If you already know what ghee is, it's probably because you're familiar with Indian cooking. Ghee is a type of clarified butter commonly used in South Asian cuisine, and it also plays a role in traditional medicine and some religious rituals.
Typically, butter is made up of butterfat, milk solids and water. If you take out the milk solids and water and only have pure butterfat left, it becomes clarified butter. Ghee is clarified butter that has been cooked long enough so that all moisture is gone and milk solids are browned and then strained off. That caramelization gives ghee a nutty tasty.
When it's hot, ghee is a golden liquid. Once it cools, it looks like creamy butter.
Cooking and shelf life
One advantage ghee has is that it won't spoil as quickly as regular butter. Some ghee mixtures can last as long as 100 years, according to Care2.
In addition, ghee has a higher smoke point, which means you can cook with it at higher temperatures. The smoke point is just what it sounds like — the temperature when fats or oils start to smoke.
The smoke point for butter is usually between 325-375 degrees Fahrenheit (163-191 degrees Celsius). The smoke point for ghee is typically between 400 to 500 degrees Fahrenheit (204-260 degrees Celsius).
Letting a fat or oil reach its smoke point is a bad idea. Besides setting off your smoke detector, it can be dangerous to your health.
As the Cleveland Clinic points out: "The smoking point is the temperature that causes oil to start smoking, which produces toxic fumes and harmful free radicals (the stuff we’re trying to avoid!)."
Ghee and nutrition
But ghee is also very rich in vitamin A, a fat-soluble vitamin that is key for vision, immune function, reproduction and cell growth. One tablespoon of ghee nearly has as much vitamin A as 1/2 cup of carrots.
Ghee also acts as an antioxidant and is good for the immune system, according to LiveMint. It has a high concentration of butyric acids and fatty acids that have antiviral properties.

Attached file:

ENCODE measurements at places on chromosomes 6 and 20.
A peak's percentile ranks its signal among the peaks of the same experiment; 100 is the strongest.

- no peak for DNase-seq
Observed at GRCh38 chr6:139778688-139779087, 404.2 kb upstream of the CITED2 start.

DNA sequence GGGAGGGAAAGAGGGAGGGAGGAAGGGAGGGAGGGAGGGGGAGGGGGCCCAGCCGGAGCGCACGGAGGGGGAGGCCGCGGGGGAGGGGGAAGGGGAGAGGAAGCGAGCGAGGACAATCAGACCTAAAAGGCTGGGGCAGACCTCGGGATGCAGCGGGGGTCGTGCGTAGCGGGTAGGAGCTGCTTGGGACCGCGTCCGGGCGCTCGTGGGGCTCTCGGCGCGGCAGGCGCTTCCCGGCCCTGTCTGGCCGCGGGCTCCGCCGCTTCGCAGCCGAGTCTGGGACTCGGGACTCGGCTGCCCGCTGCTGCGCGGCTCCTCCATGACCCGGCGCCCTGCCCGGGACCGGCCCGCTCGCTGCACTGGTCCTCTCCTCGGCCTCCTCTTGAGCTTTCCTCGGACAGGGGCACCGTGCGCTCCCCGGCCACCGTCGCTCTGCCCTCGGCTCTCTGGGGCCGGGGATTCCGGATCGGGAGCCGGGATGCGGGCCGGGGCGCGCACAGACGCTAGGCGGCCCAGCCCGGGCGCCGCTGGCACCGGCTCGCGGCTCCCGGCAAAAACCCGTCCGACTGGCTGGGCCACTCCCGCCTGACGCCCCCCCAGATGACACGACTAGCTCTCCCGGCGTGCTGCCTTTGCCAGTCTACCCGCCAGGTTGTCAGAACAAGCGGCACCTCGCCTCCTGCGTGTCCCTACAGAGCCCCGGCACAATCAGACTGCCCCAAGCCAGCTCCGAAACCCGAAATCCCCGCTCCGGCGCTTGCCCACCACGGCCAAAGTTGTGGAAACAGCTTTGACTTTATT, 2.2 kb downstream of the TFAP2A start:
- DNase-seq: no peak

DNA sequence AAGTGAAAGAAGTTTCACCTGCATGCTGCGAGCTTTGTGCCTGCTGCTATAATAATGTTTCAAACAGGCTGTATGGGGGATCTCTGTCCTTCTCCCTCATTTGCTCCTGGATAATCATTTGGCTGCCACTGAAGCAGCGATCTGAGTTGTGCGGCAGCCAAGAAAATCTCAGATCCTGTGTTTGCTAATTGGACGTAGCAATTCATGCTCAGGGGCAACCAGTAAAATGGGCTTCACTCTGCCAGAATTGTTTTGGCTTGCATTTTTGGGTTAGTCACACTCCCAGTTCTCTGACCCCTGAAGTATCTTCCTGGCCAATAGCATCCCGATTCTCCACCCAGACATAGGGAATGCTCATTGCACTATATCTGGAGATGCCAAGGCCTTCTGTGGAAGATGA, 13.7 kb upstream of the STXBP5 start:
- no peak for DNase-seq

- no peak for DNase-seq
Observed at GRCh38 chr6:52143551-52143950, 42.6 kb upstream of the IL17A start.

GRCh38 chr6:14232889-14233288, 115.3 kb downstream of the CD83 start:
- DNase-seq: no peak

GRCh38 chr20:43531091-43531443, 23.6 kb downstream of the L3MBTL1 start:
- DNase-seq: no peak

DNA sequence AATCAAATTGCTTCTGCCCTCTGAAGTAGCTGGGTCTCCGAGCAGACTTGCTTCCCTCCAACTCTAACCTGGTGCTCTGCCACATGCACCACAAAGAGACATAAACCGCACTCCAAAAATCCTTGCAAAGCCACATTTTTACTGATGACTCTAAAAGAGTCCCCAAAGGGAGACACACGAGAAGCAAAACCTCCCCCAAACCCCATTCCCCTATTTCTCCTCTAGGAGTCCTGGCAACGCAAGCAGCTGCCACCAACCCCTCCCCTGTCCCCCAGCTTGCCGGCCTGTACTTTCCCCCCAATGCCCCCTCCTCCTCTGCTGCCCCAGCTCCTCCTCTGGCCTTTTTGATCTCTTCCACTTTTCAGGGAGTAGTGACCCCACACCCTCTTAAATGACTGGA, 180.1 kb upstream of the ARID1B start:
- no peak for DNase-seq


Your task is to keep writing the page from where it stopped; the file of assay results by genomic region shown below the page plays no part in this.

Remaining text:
Ghee is often closely linked with Ayurveda, a 5,000-year-old form of natural healing with roots in India. Ghee is used in the Ayurvedic diet and in Ayurvedic medicine. It is often used in detoxification and massage.
However, because of its high levels of cholesterol and saturated fat, over the past several years, ghee has been blamed for an increase in coronary artery disease in Asian Americans who may liberally use the clarified butter product.
But according to a study published in 2010 in the journal AYU (an International Quarterly Journal of Research in Ayurveda), a moderate amount of ghee consumption may increase triglyceride levels, but doesn't increase the processes that are linked to a higher risk of cardiovascular disease.
You can make your own ghee using unsalted butter. The only other equipment you'll need is a saucepan and cheesecloth or a strainer. Try this recipe from Alton Brown.
Make your ghee last longer by keeping it away from water and sunlight, says Care2.
Store ghee in a dark place in a well-sealed container.
Don't store it in the refrigerator. When you open it in warm air, water will condense on top of the ghee, and that can cause oxidation.
Ghee should last two or three months in an airtight container or up to year unopened in the refrigerator.
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